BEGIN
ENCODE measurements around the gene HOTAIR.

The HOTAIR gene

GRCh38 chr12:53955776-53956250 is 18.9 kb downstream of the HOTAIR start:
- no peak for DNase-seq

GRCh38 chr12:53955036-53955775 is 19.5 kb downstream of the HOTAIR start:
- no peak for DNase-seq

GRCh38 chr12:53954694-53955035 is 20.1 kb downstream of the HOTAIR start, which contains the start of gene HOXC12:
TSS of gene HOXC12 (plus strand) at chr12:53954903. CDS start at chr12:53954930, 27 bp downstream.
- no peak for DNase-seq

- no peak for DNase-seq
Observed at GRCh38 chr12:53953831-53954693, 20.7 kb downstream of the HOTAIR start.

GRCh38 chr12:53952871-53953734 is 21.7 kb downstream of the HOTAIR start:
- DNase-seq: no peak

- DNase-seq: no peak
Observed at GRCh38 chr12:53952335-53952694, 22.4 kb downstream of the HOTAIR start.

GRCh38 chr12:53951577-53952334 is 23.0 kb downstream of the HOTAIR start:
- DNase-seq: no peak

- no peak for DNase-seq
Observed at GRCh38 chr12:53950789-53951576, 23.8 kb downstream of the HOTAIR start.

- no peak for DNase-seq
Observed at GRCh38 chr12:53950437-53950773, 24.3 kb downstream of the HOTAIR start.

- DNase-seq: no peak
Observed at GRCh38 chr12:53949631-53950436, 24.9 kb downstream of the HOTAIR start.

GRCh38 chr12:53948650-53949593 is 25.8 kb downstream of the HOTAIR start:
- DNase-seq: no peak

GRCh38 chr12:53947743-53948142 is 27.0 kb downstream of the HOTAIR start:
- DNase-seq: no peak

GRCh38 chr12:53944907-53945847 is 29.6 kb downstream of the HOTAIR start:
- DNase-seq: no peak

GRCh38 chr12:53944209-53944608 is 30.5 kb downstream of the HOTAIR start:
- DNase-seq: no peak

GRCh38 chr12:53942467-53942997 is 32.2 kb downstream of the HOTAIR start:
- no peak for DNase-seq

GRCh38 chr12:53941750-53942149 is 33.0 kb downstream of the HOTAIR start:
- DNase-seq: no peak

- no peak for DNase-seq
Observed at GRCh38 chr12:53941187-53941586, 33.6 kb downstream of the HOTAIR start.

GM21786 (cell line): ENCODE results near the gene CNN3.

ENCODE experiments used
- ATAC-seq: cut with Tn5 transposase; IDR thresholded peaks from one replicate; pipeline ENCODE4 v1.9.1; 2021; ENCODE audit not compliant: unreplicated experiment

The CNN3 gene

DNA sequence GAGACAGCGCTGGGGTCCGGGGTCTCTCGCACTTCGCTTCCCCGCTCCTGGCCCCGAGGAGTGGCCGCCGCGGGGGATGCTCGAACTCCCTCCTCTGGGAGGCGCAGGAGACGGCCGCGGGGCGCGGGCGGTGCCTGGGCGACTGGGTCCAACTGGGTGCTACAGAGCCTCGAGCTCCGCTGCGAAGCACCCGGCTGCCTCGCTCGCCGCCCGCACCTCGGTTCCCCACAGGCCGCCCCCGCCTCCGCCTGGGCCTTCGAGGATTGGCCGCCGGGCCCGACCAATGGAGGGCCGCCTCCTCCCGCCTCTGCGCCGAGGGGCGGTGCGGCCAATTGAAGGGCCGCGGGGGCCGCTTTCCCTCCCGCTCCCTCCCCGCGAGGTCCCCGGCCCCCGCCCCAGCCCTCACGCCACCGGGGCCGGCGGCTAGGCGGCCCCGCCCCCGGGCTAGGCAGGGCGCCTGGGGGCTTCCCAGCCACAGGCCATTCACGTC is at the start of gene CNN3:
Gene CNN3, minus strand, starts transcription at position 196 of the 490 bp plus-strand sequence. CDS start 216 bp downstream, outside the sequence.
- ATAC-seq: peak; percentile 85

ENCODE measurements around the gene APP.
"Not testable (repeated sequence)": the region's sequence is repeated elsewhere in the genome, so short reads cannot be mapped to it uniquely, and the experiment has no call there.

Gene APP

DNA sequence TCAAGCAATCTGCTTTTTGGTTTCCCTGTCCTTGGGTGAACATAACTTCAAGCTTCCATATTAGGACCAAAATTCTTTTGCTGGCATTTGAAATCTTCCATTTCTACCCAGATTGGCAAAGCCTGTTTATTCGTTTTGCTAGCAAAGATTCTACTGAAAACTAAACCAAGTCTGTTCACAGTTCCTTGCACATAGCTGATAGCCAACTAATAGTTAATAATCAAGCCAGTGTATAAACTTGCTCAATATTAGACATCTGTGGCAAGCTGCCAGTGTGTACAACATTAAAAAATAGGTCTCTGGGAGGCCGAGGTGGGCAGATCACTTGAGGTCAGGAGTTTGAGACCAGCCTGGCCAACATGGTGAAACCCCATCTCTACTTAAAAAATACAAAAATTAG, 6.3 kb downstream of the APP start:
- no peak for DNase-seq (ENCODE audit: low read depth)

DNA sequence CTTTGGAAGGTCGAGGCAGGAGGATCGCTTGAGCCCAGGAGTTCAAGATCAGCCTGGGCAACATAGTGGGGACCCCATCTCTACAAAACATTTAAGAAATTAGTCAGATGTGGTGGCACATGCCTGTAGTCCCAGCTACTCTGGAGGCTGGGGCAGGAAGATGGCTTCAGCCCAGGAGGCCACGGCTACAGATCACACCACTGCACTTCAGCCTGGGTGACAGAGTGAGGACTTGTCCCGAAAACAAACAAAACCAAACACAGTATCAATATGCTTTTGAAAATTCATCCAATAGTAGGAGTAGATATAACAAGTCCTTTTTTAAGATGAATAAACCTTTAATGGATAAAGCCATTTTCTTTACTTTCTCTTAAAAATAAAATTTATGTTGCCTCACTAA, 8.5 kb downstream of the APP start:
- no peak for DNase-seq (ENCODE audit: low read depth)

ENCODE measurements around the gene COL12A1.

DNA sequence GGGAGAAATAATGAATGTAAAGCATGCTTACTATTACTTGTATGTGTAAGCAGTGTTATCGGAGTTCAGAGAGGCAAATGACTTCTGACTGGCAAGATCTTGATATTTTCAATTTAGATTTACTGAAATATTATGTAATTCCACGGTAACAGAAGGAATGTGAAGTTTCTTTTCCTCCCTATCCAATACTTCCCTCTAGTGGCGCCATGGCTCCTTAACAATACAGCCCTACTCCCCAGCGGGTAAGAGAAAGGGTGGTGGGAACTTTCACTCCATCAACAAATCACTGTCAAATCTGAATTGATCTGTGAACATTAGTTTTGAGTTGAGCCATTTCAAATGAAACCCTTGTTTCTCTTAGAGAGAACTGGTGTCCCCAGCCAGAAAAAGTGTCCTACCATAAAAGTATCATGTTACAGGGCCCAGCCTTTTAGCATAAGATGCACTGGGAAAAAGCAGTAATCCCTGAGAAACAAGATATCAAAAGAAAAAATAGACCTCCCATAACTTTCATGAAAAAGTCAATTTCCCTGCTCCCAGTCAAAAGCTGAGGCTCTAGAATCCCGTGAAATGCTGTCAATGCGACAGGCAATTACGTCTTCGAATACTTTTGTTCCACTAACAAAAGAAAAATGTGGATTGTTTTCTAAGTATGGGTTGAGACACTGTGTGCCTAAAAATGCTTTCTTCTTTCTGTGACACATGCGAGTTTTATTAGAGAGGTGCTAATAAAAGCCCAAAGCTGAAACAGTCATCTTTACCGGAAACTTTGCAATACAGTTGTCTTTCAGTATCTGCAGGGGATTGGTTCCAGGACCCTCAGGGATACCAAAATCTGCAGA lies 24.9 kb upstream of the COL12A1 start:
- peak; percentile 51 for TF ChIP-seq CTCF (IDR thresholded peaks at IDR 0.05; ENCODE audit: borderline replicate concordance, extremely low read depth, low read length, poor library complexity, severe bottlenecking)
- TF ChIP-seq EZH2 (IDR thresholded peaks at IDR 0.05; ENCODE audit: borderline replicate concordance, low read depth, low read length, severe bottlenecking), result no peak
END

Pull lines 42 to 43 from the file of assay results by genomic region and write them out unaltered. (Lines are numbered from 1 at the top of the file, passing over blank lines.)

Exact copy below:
DNA sequence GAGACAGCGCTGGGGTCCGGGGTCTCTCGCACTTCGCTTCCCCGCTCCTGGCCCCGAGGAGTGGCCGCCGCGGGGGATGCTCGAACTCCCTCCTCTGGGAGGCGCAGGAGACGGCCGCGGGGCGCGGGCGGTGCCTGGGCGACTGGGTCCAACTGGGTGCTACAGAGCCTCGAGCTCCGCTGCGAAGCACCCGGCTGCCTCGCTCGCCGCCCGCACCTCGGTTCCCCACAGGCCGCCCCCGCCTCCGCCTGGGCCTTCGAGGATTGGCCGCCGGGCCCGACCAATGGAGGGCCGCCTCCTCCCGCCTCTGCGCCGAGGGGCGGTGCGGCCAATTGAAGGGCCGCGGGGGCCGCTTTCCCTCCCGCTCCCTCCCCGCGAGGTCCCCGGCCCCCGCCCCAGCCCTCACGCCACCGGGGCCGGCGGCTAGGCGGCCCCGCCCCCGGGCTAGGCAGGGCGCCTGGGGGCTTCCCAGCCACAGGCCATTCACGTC is at the start of gene CNN3:
Gene CNN3, minus strand, starts transcription at position 196 of the 490 bp plus-strand sequence. CDS start 216 bp downstream, outside the sequence.